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When more than one event handler is bound to an element, how is it determined which one is triggered first?


<li class="li"><input type="checkbox" /><span>Hello</span></li>
<li class="li"><input type="checkbox" /><span>Hello</span></li>
<li class="li"><input type="checkbox" /><span>Hello</span></li>
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up vote 17 down vote accepted

If two event handlers are bound to the exact same object, it would be first come, first serve. the first one attached will execute first.

But, your example looks a bit different. It looks like you also have one event bound to the input object and others to the parent li object. In that case, the one where the event actually originated (presumably the input element in this case) will occur first and then the event will bubble up to the parent objects and they will occur later.

If you want to stop the bubbling up to the parents, you can use jQuery's event.stopPropagation() and the event will not reach the parents and never trigger their event handlers. That would look like this:

$('input').click(function(e) {

Per the jQuery documentation for stopPropagation(), it does not stop other event handlers on the same object, only event handlers on parent objects that would normally get the event via bubbling up the parent tree.

You can see the difference here:

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Great Answer and Explanation . What happens if the event is forced to capture instead of bubbling up ? – San Krish Dec 24 '15 at 18:23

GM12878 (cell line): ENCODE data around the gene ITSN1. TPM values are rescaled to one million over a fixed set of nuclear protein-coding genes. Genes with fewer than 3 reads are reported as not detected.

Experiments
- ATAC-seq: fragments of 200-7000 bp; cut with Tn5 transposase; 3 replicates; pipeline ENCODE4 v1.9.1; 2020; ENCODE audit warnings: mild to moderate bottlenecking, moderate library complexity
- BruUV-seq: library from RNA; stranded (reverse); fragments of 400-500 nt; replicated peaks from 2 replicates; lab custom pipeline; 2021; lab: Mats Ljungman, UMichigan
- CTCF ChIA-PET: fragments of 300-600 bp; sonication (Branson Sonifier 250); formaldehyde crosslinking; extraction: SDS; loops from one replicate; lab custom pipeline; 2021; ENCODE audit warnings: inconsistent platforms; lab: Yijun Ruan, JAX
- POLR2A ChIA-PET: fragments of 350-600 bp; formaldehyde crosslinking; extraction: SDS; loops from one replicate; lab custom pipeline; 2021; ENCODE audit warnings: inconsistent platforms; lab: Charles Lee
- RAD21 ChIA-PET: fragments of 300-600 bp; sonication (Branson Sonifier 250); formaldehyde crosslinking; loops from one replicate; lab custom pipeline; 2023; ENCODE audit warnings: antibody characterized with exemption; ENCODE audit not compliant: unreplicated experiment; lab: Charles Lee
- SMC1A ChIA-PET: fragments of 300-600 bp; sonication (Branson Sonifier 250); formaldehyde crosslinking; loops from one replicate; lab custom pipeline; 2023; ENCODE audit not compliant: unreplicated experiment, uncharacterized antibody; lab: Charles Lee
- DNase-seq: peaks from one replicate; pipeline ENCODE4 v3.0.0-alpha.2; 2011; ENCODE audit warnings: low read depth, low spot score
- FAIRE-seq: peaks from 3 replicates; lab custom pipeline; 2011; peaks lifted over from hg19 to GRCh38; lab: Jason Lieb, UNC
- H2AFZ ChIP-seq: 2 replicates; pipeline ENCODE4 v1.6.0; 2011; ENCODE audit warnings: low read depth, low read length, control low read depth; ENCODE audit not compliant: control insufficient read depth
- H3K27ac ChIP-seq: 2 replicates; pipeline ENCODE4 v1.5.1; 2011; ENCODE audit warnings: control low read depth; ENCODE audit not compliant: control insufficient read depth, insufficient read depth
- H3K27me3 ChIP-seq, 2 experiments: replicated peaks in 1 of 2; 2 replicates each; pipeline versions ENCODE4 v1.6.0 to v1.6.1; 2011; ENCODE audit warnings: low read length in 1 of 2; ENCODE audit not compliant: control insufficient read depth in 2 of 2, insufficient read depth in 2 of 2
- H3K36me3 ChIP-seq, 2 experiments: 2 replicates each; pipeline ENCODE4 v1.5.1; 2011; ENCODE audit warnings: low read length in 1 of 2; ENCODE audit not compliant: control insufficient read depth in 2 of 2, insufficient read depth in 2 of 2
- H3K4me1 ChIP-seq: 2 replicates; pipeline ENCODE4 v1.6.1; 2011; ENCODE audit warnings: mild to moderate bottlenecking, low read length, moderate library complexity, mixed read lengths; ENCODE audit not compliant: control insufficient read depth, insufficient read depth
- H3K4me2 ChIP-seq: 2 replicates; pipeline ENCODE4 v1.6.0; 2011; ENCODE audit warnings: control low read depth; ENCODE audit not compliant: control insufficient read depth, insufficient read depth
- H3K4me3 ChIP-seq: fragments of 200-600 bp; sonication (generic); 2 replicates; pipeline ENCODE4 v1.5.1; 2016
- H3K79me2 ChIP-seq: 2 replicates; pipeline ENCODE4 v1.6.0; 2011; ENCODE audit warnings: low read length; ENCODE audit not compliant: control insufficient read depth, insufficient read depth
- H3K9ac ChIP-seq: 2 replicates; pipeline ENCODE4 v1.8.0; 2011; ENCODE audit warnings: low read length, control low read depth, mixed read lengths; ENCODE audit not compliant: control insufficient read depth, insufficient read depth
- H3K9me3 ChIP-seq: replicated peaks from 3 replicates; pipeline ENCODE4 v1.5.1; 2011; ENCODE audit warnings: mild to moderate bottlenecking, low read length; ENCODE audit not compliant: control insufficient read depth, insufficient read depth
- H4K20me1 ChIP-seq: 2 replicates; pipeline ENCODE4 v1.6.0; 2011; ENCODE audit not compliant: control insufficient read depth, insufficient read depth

@SanKrish - See for a full description of how you could use capturing. – jfriend00 Dec 24 '15 at 20:34

I want to point out that the "First come, first serve" rule is not always true, it also depends on how you register a handler:

Handler1 - $(document).on('click', 'a', function....)
Handler2 - $('a').on('click', function....)

This the above example, the Handler 2 is always called before the handler1.

Have a look at this fiddle:

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why is ths behavior? – Maruccio Jul 5 '13 at 20:16
@Maruccio The reason for this is because of bubbling. Handler1 in the example above is not actually being attached to the a tag. Instead, it is attached to the document. Thus, Handler2 is executed, then the event bubbles up until it hits the document and then jQuery searches through document's event delegations to check if the element that fired the event matches the selector provided in the second parameter of on for Handler1. In reality, it is true that it is "First come, first serve". Bubbling is a completely different matter entirely. – Swivel Sep 18 '13 at 21:36
+1 Thanks for this answer. I have been banging my head against the wall questioning FCFS - and of course now it makes sense. – Mark Apr 25 '15 at 21:40

First come, first serve. The first one bound will be the first one triggered, and so on...

Related: jQuery event handlers always execute in order they were bound - any way around this?

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